A casino is a gambling house or establishment that offers a variety of games of chance. Its precise origin is unknown, but it is believed that some form of gambling has existed since prehistoric times, with primitive protodice (cut knuckle bones) and carved six-sided dice appearing at archaeological sites. Modern casinos offer an enormous range of games, with a variety of rules and etiquette.

Casinos are regulated by governments in some countries, and operate in others on Native American reservations, where they can avoid state antigambling laws. The United States has several regulated casinos, including the Atlantic City and Las Vegas. Casinos are also popular in Europe, where they were introduced during the second half of the 20th century and quickly became a tourist attraction.

The term casino is also used for private clubs that cater to high rollers, such as those on the French Riviera. These clubs often have lofty gold-trimmed ceilings and are filled with chandeliers. Patrons are expected to dress in formal attire, and service is excellent.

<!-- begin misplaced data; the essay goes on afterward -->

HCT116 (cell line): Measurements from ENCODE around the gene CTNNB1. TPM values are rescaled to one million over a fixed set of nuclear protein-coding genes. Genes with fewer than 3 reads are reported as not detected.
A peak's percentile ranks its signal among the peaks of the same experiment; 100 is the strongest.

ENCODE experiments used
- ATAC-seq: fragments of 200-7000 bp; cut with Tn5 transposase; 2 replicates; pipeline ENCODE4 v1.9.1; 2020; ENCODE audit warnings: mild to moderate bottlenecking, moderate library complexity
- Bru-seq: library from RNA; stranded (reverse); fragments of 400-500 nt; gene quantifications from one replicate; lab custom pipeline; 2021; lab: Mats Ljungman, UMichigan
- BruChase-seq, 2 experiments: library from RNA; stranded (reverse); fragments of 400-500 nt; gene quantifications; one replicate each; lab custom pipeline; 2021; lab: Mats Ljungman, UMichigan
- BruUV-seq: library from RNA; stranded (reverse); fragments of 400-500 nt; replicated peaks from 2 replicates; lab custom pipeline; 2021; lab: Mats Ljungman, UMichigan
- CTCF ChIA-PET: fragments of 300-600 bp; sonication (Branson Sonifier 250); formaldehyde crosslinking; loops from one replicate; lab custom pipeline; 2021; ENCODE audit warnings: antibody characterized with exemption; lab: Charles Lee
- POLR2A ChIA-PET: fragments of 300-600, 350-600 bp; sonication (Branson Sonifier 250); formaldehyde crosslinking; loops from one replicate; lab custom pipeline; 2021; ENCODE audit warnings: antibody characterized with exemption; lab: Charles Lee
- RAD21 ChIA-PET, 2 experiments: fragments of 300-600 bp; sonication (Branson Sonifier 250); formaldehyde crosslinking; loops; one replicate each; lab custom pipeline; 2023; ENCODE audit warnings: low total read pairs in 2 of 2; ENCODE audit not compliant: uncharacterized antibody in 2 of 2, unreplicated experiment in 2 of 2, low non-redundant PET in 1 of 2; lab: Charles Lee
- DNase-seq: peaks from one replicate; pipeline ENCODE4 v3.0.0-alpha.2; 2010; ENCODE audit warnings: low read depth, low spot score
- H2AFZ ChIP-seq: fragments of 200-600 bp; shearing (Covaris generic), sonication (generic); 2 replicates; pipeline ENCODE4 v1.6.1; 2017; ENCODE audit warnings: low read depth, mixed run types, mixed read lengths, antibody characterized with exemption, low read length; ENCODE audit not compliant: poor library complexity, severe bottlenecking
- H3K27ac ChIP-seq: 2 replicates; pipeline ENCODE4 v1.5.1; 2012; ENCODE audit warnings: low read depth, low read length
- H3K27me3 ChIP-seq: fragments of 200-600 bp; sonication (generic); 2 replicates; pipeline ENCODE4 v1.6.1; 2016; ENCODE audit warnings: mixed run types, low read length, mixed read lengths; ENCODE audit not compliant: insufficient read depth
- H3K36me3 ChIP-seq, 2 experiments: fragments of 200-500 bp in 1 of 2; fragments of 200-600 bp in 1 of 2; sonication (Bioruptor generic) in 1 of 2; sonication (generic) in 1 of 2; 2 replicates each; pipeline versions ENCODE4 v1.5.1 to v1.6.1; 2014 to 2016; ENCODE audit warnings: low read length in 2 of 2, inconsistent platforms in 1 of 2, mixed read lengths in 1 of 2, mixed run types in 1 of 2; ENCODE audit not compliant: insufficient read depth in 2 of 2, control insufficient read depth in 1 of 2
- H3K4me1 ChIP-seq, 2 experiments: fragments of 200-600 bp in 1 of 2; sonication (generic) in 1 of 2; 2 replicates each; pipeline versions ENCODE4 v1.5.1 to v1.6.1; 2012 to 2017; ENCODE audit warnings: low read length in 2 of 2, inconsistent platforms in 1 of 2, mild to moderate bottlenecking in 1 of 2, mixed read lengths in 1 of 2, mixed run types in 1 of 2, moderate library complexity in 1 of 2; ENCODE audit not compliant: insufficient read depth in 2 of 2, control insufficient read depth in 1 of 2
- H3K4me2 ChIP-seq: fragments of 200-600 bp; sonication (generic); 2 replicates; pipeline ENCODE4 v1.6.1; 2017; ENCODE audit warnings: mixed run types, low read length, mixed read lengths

The casino is a major source of income for many hotels, and is one reason why resorts compete to be the largest in their region or even the world. But the industry faces many challenges, especially with compulsive gamblers. Studies suggest that the costs of treating them and the loss in productivity from their addictions more than offset any economic benefits from a casino. Nevertheless, the casino remains an important source of entertainment for millions of people.